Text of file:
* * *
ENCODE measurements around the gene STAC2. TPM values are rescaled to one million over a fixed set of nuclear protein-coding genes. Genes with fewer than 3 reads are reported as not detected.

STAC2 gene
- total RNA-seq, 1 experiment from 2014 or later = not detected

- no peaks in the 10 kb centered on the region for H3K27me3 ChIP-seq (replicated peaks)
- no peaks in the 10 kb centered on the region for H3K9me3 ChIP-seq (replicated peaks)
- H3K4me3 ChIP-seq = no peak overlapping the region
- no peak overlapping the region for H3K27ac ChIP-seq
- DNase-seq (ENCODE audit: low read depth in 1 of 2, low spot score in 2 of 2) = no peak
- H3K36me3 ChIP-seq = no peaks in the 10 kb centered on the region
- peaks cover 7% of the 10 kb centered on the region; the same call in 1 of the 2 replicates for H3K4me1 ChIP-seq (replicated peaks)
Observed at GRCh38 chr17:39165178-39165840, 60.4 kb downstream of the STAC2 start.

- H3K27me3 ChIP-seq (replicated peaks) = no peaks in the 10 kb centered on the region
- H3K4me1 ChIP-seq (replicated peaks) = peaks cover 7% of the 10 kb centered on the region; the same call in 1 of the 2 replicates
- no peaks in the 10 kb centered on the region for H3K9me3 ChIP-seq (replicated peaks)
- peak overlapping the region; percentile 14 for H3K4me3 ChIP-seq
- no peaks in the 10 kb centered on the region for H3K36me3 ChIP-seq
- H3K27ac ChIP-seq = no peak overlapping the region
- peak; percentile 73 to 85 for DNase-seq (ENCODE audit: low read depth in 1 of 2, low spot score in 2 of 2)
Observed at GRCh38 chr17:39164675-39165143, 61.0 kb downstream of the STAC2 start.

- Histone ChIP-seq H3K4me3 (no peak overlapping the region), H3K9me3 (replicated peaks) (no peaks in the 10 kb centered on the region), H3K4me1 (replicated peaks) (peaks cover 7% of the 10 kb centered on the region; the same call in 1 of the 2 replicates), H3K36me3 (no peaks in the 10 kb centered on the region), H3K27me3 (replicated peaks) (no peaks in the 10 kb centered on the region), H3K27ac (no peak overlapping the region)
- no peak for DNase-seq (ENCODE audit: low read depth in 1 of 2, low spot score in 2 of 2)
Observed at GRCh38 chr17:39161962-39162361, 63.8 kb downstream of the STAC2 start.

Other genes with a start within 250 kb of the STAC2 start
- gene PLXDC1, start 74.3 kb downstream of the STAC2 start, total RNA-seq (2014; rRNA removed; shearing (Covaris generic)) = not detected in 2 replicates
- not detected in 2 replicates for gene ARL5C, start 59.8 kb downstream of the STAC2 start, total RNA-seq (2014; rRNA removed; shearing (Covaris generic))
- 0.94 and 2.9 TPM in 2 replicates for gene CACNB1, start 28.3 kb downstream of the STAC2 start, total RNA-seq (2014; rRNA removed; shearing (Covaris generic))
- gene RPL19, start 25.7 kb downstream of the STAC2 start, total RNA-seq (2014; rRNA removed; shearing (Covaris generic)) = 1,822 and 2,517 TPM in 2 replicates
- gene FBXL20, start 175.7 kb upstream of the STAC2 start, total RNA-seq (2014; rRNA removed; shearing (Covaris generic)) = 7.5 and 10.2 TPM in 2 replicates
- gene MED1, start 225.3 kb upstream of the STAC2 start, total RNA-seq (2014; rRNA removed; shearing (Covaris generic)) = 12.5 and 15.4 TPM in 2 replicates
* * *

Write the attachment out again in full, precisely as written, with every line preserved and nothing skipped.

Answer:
ENCODE measurements around the gene STAC2. TPM values are rescaled to one million over a fixed set of nuclear protein-coding genes. Genes with fewer than 3 reads are reported as not detected.

STAC2 gene
- total RNA-seq, 1 experiment from 2014 or later = not detected

- no peaks in the 10 kb centered on the region for H3K27me3 ChIP-seq (replicated peaks)
- no peaks in the 10 kb centered on the region for H3K9me3 ChIP-seq (replicated peaks)
- H3K4me3 ChIP-seq = no peak overlapping the region
- no peak overlapping the region for H3K27ac ChIP-seq
- DNase-seq (ENCODE audit: low read depth in 1 of 2, low spot score in 2 of 2) = no peak
- H3K36me3 ChIP-seq = no peaks in the 10 kb centered on the region
- peaks cover 7% of the 10 kb centered on the region; the same call in 1 of the 2 replicates for H3K4me1 ChIP-seq (replicated peaks)
Observed at GRCh38 chr17:39165178-39165840, 60.4 kb downstream of the STAC2 start.

- H3K27me3 ChIP-seq (replicated peaks) = no peaks in the 10 kb centered on the region
- H3K4me1 ChIP-seq (replicated peaks) = peaks cover 7% of the 10 kb centered on the region; the same call in 1 of the 2 replicates
- no peaks in the 10 kb centered on the region for H3K9me3 ChIP-seq (replicated peaks)
- peak overlapping the region; percentile 14 for H3K4me3 ChIP-seq
- no peaks in the 10 kb centered on the region for H3K36me3 ChIP-seq
- H3K27ac ChIP-seq = no peak overlapping the region
- peak; percentile 73 to 85 for DNase-seq (ENCODE audit: low read depth in 1 of 2, low spot score in 2 of 2)
Observed at GRCh38 chr17:39164675-39165143, 61.0 kb downstream of the STAC2 start.

- Histone ChIP-seq H3K4me3 (no peak overlapping the region), H3K9me3 (replicated peaks) (no peaks in the 10 kb centered on the region), H3K4me1 (replicated peaks) (peaks cover 7% of the 10 kb centered on the region; the same call in 1 of the 2 replicates), H3K36me3 (no peaks in the 10 kb centered on the region), H3K27me3 (replicated peaks) (no peaks in the 10 kb centered on the region), H3K27ac (no peak overlapping the region)
- no peak for DNase-seq (ENCODE audit: low read depth in 1 of 2, low spot score in 2 of 2)
Observed at GRCh38 chr17:39161962-39162361, 63.8 kb downstream of the STAC2 start.

Other genes with a start within 250 kb of the STAC2 start
- gene PLXDC1, start 74.3 kb downstream of the STAC2 start, total RNA-seq (2014; rRNA removed; shearing (Covaris generic)) = not detected in 2 replicates
- not detected in 2 replicates for gene ARL5C, start 59.8 kb downstream of the STAC2 start, total RNA-seq (2014; rRNA removed; shearing (Covaris generic))
- 0.94 and 2.9 TPM in 2 replicates for gene CACNB1, start 28.3 kb downstream of the STAC2 start, total RNA-seq (2014; rRNA removed; shearing (Covaris generic))
- gene RPL19, start 25.7 kb downstream of the STAC2 start, total RNA-seq (2014; rRNA removed; shearing (Covaris generic)) = 1,822 and 2,517 TPM in 2 replicates
- gene FBXL20, start 175.7 kb upstream of the STAC2 start, total RNA-seq (2014; rRNA removed; shearing (Covaris generic)) = 7.5 and 10.2 TPM in 2 replicates
- gene MED1, start 225.3 kb upstream of the STAC2 start, total RNA-seq (2014; rRNA removed; shearing (Covaris generic)) = 12.5 and 15.4 TPM in 2 replicates